In the first photo above is the original scarf I designed and hand-painted for a dear friend as a birthday gift in March 2018. When I decided to recreate the design for sales, of course I gave it her name, Jennifer. The original Jennifer was accomplished by first drawing the black outlines of the floral elements using gutta on the white silk. After brushing on the background color I wanted, the scarf was steamed to permanently set the dye and black outline. This entire process took about three days, primarily because I wait to steam set dyes for a day after they're applied, and another day after the piece comes out of the steamer before rinsing. This wait period before and after ensures I get the maximum integrity of my colors.
The second phase involved coating the entire scarf with antifusant, a medium that, once dry, makes the surface of the silk more like paper so that the dyes do not freely spread. This allowed me to brush the color onto the floral elements exactly where I wanted without regard to the black line. Specifically, I was attempting to create an "out of register" look, maintaining some of the white and purposefully coloring outside the lines. The entire reason I steamed the black outlines and background before this step is because I found that the antifusant caused my black lines to bleed some of their color as I was brushing the antifusant across the scarf. The first time I tried to create this design was a disaster!
My husband picked out the last one I created in 2018 to be his Christmas gift to his mom, Mickie, one of the biggest fans of my work. I created a couple more Jennifers around this time last year, but with different background colors than the original sunshine yellow, like you see in the third photo above. When my mother-in-law unexpectedly passed away just a few weeks later, I lost interest in continuing with the design.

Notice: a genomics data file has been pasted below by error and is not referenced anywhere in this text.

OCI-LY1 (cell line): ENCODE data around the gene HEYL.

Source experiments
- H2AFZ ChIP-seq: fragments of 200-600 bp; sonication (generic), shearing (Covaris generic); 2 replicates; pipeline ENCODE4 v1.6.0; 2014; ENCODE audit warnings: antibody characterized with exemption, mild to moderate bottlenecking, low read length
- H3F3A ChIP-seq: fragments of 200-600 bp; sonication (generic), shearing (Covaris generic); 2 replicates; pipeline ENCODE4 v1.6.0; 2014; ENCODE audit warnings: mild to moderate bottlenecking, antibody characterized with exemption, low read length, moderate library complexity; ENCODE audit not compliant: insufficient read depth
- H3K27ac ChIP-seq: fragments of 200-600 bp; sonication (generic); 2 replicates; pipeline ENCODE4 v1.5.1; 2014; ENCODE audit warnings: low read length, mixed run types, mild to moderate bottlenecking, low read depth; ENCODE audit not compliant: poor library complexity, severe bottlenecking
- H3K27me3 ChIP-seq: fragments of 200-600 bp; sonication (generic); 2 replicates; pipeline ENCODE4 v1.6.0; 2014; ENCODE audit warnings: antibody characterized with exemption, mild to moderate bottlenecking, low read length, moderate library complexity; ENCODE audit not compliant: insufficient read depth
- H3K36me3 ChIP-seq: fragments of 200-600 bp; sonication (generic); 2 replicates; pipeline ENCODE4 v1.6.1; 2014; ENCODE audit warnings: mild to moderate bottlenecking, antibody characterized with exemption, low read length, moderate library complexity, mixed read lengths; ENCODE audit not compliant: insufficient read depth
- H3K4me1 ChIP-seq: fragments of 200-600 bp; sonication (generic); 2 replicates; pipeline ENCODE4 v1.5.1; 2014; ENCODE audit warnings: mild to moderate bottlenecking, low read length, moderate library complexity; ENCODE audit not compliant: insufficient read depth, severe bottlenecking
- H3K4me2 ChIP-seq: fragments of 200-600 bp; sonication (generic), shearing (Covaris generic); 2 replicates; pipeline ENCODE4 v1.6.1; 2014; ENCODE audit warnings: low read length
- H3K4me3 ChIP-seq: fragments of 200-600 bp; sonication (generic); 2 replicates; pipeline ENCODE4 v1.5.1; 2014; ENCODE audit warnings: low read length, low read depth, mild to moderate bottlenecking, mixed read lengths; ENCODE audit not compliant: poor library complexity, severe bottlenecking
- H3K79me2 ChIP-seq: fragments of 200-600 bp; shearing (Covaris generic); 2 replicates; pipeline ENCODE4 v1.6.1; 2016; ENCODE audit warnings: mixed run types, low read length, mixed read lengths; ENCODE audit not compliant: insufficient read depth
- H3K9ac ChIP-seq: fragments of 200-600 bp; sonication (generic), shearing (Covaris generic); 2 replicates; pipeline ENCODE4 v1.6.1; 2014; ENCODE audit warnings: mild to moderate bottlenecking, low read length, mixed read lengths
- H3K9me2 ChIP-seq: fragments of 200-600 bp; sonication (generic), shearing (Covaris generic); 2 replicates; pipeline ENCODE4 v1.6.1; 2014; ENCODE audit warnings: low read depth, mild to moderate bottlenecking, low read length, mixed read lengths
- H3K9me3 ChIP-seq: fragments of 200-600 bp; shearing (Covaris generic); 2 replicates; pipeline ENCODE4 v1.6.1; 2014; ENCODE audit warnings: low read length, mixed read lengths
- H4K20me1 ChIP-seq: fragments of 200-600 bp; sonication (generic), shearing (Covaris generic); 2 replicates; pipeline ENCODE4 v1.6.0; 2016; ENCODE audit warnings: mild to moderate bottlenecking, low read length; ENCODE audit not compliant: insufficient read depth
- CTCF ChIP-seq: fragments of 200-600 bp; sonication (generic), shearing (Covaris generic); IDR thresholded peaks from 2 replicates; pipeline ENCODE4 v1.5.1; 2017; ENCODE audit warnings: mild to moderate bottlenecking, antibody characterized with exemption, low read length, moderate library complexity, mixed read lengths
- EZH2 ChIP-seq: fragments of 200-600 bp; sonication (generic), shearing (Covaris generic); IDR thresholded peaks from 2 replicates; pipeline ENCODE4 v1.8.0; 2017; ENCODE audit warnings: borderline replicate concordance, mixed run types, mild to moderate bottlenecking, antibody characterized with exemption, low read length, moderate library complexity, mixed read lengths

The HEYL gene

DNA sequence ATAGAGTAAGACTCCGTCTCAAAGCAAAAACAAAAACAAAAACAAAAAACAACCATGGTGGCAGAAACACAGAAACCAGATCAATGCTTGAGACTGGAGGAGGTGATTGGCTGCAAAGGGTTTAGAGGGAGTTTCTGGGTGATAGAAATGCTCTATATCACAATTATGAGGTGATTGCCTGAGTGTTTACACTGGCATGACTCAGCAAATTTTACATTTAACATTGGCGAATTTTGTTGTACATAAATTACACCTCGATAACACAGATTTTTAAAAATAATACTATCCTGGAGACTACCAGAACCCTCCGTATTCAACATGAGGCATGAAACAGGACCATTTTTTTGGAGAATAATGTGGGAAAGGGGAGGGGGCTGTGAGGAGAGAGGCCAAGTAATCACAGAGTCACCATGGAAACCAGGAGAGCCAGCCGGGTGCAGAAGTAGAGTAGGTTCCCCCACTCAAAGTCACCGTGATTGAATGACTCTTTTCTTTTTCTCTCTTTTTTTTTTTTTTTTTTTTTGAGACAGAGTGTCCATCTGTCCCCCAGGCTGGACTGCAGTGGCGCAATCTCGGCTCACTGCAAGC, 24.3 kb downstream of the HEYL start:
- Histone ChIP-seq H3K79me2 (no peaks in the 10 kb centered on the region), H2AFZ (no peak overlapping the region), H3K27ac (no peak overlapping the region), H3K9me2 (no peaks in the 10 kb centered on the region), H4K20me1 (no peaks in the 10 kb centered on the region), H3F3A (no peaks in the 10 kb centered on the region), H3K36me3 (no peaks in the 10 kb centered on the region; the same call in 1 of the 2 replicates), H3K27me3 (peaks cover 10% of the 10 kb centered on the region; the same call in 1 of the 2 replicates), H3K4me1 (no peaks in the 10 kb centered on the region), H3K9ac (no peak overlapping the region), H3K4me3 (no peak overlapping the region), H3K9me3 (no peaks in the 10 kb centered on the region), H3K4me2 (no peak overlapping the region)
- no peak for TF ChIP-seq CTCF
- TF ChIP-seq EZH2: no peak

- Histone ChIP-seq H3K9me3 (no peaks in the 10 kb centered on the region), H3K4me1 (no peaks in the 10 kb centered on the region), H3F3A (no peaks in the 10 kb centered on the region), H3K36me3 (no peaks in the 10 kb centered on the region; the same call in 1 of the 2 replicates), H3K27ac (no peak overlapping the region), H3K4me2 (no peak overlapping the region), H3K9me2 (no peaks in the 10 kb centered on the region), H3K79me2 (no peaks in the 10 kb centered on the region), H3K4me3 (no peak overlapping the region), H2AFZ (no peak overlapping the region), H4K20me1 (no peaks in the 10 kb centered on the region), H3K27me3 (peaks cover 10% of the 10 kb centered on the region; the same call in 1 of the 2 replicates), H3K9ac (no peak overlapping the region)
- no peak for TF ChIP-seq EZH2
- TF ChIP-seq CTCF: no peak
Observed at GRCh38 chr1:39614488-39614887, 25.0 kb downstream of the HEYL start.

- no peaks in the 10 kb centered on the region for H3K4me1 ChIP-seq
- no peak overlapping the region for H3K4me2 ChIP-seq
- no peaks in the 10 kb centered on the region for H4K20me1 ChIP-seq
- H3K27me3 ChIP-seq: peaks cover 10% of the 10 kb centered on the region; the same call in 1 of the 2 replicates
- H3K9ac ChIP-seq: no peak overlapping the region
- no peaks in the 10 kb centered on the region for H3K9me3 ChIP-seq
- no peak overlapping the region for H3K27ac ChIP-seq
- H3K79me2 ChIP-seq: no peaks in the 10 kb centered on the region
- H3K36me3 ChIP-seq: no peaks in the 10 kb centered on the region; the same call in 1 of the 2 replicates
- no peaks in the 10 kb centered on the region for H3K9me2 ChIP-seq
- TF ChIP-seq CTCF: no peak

This week I finally decided to try making a new version, this time using the new techniques I'd picked up in my experimenting in 2019. I suppose if I'm being completely transparent with you, it's because I felt an acute need to bring some beauty into the hurt of my missing Mickie. With no resists, I went straight to the white silk with dye and brush, being careful to control how much dye I allowed in my brush and paying close attention to the grain line of the silk. After delicately painting on all the floral elements, I brushed hot soy wax over the colored areas using a 1" cheap chip brush. My goal was not only to protect the floral elements from bleeding so that I could add a background color, but to also save some of the original white of the silk in the design and create some brush stroke effects. Once the wax was applied how I wanted, I mixed up some dye and added the cheery yellow background.
I might have been finished at that point, except the scarf was lacking something. It needed more depth and didn't quite get all of what I wanted fully expressed. I see beauty in age, sorrow and joys sculpting us as we walk along through life. This scarf needed some scars. I decided to cover the entire scarf in hot wax, then took it outside in the freezing cold night air in order to better harden it.* After some gentle scrunching, especially in the non-floral areas, I brought it back inside to apply the red-brown sienna you see along the edges and scattered into the background yellow. It turned out just as I'd hoped, and I know Mickie approves. In fact, knowing her, I bet if she were still walking this earth she might even try to trade me for it. Love you, Mickie!
*PRO TIP: Unlike traditional batik waxes, soy wax isn't strong enough to stand up to typical batik processes like adding a crackle effect. You can cheat if you're careful, though. Figure out how to get your waxed piece really cold, like tossing it in the freezer or taking it outside in the winter, and within minutes it'll harden up enough to yield some good cracks. It's a mess, though, so work outside as much possible. You'll have a dusting of wax flakes all over the place! Rather than dipping the piece into the dye as you would with a more traditional batik approach, brush it on over the top of the wax. Don't leave the excess dye sitting on the surface for too long else it will start to break down the wax. I sop mine up with paper towel, then go back over the area with a damp paper towel to make sure I'm not leaving behind dye in the brush strokes of the wax. It's all a bit messy, but worth it if you're after this type of background effect and don't care to fuss with traditional batik hot waxes.